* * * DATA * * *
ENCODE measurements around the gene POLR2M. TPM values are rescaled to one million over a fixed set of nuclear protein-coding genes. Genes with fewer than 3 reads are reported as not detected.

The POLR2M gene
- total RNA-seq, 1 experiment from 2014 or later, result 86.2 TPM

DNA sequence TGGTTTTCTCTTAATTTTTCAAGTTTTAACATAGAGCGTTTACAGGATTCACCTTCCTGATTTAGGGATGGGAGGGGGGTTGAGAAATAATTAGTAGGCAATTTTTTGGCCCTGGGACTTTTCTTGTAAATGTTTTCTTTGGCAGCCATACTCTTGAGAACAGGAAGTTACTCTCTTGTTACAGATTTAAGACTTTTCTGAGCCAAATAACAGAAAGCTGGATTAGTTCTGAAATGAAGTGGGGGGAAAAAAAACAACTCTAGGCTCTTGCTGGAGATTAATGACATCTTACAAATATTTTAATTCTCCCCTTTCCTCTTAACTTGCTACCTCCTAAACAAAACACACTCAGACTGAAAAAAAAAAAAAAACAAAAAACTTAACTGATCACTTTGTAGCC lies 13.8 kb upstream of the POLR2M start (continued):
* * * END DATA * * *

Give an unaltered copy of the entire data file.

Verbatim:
ENCODE measurements around the gene POLR2M. TPM values are rescaled to one million over a fixed set of nuclear protein-coding genes. Genes with fewer than 3 reads are reported as not detected.

The POLR2M gene
- total RNA-seq, 1 experiment from 2014 or later, result 86.2 TPM

DNA sequence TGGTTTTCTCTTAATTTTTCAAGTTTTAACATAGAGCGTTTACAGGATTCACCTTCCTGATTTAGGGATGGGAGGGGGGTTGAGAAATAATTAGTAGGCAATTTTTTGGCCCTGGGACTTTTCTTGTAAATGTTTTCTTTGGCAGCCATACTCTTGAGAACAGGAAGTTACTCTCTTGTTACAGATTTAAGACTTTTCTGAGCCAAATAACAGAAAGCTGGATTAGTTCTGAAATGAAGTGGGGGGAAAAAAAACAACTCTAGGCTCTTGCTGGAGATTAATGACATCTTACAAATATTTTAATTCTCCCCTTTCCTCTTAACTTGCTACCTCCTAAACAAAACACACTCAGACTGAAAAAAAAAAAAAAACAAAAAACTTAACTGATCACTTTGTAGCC lies 13.8 kb upstream of the POLR2M start (continued):